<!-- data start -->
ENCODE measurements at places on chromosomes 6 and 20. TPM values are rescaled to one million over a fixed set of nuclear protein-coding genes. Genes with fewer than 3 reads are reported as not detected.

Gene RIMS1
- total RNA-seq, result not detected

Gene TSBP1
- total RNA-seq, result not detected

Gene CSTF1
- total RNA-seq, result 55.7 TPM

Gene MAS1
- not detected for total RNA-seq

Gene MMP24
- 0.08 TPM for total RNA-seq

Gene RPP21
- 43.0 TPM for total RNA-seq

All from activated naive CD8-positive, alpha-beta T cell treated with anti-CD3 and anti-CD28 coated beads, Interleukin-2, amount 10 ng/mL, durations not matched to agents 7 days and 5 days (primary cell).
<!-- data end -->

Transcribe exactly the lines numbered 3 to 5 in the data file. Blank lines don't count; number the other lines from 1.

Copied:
- total RNA-seq, result not detected

Gene TSBP1
- total RNA-seq, result not detected